Your book, The True Story of David Munyakei, and Kwani? 5.1 and 5.2, which you edited, offer unique accounts of two critical points in Kenya’s history: the Goldenberg scandal of 1992 and the 2007-2008 post-election crisis, respectively. What do you see as the work of creative non-fiction in the Kenyan context?
One key role of creative non-fiction is to open up key aspects of Kenyan and regional history in creative and accessible ways for as many people as possible. Without creative non-fiction or even fiction, many of these issues remain ephemeral TV or social media sound bites, academic papers on some dusty shelf, great media analyses that are only accessible to the educated and professional classes.
Though the greatest part of these kinds of historical moments remain in popular memory and public oral spaces, creative non-fiction offers the closest written record of just that. I’ve been watching, talking and reading about The Westgate Mall terrorist attack in the weeks after it happened and just comparing anecdote, rumor, supposition and all that’s being written. There are few forms beyond either fiction or non-fiction that can try and collapse the two so that we can start a truthful recreation of what happened. Some of the more compelling investigative T.V accounts are using the story-telling and performative element formats in the reportage.
Finally, do you remember this story that appeared in the newspapers a few years ago (about how a man survived being eaten by a python)? I heard about it because the Concerned Kenyan Writers group discussed the story. I think it was Binyavanga who half seriously concluded that it’s no wonder fiction seems irrelevant in Kenya, since reality itself is so far out! With your fiction writer hat on, what do you think is the work or potential of fiction in Kenya?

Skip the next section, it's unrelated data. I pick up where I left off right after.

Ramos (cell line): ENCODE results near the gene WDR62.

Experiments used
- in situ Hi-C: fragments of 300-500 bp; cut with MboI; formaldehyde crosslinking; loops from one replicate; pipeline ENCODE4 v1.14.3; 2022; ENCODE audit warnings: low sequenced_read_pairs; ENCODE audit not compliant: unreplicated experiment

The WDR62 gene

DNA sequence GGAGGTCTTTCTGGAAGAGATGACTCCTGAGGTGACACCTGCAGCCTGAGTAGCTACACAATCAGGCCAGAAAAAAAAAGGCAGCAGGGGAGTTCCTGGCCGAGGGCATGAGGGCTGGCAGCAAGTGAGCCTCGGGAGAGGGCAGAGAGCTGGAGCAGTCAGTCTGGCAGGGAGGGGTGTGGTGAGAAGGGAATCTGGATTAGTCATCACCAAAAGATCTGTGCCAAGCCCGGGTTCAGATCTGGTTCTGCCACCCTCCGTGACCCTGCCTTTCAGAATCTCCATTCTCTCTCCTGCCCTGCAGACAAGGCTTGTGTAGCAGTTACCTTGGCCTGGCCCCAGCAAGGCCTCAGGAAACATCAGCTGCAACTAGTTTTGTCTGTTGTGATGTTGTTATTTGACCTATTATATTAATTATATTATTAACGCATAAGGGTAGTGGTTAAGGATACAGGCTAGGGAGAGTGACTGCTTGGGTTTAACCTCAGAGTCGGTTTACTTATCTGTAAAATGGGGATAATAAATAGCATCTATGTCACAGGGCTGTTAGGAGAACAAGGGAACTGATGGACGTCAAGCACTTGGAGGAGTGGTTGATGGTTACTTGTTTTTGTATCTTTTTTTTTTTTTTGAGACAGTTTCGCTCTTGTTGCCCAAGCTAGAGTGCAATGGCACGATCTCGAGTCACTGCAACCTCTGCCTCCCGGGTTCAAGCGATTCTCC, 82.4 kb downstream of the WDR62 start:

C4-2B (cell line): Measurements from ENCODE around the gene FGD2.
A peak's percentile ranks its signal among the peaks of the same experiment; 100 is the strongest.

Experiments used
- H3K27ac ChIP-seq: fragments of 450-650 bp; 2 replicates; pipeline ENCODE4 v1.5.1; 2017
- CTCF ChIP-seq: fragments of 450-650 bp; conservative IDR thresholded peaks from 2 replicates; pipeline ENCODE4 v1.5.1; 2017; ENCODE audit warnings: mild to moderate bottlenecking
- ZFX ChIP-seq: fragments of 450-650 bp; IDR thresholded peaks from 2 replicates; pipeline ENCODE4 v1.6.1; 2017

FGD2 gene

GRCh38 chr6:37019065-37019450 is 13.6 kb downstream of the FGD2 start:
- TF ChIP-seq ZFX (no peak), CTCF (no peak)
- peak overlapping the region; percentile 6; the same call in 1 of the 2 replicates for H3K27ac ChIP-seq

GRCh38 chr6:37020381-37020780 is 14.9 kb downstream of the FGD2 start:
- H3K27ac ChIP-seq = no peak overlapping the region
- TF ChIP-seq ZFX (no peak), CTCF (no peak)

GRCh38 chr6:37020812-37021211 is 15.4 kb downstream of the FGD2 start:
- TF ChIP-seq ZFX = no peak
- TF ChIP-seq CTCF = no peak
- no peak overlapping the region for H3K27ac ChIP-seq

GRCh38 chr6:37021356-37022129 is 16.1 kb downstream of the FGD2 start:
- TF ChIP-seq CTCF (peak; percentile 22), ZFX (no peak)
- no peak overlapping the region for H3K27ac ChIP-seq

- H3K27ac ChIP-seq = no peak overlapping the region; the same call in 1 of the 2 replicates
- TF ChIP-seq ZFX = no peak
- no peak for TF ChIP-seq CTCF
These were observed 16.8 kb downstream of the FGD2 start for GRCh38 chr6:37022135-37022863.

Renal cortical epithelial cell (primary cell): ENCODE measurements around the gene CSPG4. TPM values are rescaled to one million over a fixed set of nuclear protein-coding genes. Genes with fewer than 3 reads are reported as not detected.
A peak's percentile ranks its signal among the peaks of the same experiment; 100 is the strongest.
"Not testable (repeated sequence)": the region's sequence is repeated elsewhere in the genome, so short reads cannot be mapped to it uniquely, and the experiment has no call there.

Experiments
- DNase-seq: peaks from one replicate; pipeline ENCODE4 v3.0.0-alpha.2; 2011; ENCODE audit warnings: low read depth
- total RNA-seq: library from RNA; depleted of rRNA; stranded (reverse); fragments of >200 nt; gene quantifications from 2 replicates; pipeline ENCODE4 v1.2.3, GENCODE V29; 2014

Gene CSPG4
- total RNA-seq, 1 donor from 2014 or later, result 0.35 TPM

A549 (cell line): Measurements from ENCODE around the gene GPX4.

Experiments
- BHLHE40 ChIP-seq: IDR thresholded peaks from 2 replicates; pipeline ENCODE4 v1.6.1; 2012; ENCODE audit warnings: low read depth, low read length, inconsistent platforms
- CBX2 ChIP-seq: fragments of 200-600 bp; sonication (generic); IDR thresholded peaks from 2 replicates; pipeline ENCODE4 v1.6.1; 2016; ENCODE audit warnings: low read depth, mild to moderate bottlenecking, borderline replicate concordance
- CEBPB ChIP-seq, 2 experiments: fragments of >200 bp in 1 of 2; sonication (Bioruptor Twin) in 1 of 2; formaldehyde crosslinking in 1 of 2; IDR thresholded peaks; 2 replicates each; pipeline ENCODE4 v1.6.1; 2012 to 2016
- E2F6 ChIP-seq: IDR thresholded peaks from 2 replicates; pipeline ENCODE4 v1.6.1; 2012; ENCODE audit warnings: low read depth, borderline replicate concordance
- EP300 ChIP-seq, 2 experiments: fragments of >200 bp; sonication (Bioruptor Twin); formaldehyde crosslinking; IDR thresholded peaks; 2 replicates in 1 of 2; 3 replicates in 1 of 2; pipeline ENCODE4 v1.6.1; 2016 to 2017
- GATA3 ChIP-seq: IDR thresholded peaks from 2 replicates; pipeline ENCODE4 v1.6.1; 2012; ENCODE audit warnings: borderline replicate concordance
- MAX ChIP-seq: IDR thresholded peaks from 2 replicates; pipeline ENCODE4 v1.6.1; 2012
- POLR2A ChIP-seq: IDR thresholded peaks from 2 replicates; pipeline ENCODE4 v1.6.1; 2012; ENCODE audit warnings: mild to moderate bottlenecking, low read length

Reality is not only far out in Kenya. It is far out in Mpumalanga, Western Virginia, North New Zealand, Chenai, Chernobyl. Do you know how many people survive being eaten by anacondas in South America?
Great fiction is not written in places where reality is “far in.” Fiction is written in places where people have a grasp on language (both written and oral) that is highly relevant to the material conditions of the society they live in. It’s written in places that have a storytelling tradition that has internalized that society’s culture and economy within the same language(s).
Great fiction happens in places where those languages and storytelling traditions can be streamlined into today’s primarily capitalist and modern world, and the publishing offshoots and all the technical processes and mechanisms that come with it.
Stories are a prerequisite of humanity. Whether a society can convert story into a genre, industry, system under its prevailing cultural and economic conditions is what counts in its production of fiction. And Kenya, according to me, struggles in these three conditions to create a serious fiction industry that is sustainable and ongoing. We will continue doing piecemeal things for a while and making excuses as we go along till we address those three primary things.
Ngwatilo Mawiyoo is a poet and writer, currently based in Vancouver, BC, where she is a student at University of British Columbia’s MFA program. Her book “Blue Mothertongue” (2010) explored matters of identity in urban spaces and the African diaspora. Her album “Introducing Ngwatilo” (2011) showcases some of her solo work and musical collaborations.